Fatherhood is being blown away by the little things.
This is an Excitement Feedback Loop (EFL). Here’s how it works. I cover my eyes, reveal them, and blow a puff of air in Charlotte’s face. She responds with a gleeful note of excitement, which, in turn, encourages me to do it again. The process is repeated until one or both of us pass out.
EFL’s are not exclusive to this type of interaction, though. For Charlotte and me, an EFL may be the result of any number of games like Upside-down Baby, Thigh Raspberries, or—my personal favorite—X-treme PeekaBOOM! (more on that later).
It should go without saying that any EFL should be entered into with considerable caution. Side effects include pronounced and debilitating lethargy post-loop; excessive salivation (mostly the baby’s); and the invitation for strangers to stare at you. The American Academy of Child and Adolescent Psychaiatry recommend that you not engage in any intensive EFL at Wal-Mart. (Or, what the hell, do! You’re definitely not going to be the weirdest person there.)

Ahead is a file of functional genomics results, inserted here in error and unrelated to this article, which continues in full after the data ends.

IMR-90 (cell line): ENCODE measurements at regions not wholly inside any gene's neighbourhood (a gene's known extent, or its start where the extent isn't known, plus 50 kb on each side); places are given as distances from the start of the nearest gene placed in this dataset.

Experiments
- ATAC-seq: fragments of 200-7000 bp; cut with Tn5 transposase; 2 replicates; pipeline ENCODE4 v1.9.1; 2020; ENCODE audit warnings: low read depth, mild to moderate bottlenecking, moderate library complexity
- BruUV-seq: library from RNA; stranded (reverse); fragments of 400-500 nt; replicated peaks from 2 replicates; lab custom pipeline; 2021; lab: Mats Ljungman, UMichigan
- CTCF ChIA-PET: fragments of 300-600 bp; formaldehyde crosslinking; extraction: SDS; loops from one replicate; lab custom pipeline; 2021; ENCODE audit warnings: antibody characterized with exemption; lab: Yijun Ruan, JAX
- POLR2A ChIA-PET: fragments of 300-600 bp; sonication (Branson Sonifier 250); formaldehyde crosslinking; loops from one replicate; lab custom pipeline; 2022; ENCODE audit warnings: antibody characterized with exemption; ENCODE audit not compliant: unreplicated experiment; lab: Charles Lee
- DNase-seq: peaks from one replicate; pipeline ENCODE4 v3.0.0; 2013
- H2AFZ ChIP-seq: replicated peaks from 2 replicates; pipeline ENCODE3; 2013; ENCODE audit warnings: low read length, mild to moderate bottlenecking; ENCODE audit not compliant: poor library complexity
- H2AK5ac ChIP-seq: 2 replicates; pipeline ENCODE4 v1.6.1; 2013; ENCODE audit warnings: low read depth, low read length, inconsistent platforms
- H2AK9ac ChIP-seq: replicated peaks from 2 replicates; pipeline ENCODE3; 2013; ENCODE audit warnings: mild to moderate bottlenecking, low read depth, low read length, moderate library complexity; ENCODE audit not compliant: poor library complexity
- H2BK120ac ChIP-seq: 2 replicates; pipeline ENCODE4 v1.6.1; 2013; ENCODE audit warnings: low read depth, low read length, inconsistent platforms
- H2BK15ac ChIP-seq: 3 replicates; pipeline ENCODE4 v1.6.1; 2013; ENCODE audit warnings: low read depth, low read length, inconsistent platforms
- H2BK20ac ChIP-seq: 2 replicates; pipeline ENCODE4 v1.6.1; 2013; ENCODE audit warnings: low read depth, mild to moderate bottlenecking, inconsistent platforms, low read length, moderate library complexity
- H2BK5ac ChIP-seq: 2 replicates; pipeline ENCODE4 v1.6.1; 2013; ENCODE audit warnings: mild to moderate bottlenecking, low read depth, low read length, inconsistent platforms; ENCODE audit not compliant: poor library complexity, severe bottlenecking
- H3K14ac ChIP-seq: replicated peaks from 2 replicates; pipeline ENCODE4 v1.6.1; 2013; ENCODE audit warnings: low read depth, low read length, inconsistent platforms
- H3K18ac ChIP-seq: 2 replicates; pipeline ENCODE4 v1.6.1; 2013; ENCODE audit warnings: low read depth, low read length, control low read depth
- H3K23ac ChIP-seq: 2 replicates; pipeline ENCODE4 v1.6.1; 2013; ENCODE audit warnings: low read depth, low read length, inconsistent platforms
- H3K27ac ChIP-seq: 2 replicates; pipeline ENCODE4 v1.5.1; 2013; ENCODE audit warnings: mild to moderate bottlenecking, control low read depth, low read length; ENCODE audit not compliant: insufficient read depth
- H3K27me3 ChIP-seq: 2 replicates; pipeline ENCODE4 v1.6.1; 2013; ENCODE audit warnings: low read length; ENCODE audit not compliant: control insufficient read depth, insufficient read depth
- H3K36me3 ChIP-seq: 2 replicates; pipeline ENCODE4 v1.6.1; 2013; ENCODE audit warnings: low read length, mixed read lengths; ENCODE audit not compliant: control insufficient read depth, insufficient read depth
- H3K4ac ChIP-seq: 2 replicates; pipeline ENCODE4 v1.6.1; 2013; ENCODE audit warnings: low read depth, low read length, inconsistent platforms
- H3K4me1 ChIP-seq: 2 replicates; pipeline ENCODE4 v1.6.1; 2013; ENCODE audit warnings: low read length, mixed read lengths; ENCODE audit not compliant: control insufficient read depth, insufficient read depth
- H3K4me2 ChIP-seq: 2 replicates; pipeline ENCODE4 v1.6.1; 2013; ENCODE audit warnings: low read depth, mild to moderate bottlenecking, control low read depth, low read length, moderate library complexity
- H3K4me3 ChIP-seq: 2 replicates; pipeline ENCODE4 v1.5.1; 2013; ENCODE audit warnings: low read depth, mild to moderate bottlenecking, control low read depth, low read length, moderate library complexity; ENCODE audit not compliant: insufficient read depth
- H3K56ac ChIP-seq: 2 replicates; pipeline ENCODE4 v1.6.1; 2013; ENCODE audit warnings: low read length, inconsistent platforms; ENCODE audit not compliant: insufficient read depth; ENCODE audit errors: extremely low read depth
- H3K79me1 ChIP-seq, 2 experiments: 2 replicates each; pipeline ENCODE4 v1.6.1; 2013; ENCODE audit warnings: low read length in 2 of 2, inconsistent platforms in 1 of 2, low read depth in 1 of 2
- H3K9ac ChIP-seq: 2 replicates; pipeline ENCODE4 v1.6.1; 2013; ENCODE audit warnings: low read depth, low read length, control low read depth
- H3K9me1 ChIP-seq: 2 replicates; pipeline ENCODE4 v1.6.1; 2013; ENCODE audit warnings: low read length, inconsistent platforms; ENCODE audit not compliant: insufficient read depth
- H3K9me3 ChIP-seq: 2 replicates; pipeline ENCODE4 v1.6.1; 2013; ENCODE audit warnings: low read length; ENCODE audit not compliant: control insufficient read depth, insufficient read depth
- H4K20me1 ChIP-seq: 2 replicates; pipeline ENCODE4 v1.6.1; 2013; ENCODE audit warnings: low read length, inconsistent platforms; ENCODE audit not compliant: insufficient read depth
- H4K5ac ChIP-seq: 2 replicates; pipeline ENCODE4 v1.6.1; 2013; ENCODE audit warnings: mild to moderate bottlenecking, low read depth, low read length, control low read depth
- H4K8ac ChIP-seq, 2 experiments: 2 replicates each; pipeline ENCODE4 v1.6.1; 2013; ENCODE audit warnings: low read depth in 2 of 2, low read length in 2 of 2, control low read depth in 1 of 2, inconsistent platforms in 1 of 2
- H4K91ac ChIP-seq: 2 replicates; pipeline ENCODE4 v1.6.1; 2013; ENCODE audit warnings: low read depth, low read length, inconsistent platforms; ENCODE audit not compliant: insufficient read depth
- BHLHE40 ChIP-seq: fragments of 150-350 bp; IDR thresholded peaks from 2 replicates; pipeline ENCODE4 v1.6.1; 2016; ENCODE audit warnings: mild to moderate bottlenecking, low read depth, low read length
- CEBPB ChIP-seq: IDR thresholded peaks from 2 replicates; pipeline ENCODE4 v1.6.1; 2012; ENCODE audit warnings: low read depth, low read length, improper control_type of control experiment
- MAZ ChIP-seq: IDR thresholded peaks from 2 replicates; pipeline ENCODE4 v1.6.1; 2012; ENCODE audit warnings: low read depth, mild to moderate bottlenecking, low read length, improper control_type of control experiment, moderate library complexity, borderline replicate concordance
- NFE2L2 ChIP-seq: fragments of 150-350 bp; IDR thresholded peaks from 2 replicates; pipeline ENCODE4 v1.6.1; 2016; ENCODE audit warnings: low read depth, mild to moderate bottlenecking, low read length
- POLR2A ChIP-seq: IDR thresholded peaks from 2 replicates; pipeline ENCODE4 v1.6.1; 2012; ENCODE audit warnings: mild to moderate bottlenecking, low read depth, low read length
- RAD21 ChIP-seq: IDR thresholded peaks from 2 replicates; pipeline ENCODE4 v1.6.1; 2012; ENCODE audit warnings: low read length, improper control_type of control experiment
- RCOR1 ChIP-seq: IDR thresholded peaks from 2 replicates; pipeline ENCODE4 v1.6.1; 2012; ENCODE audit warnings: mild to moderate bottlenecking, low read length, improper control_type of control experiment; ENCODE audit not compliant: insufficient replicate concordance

Unfortunately, EFL’s—like the one demonstrated in the video above—are only effective within a limited window. And the stakes will increase accordingly as the child develops a tolerance for this type of shtick. Don’t be surprised if instead of a puff of air in the face, it will take a trip to Disney World to elicit a similar response when she’s 7.
It’s why I play this little game with Charlotte (and Greyson) several times a day. The EFL of a six-month-old doesn’t cost a thing. It’s completely priceless.
(See you at Disney World in 2019.)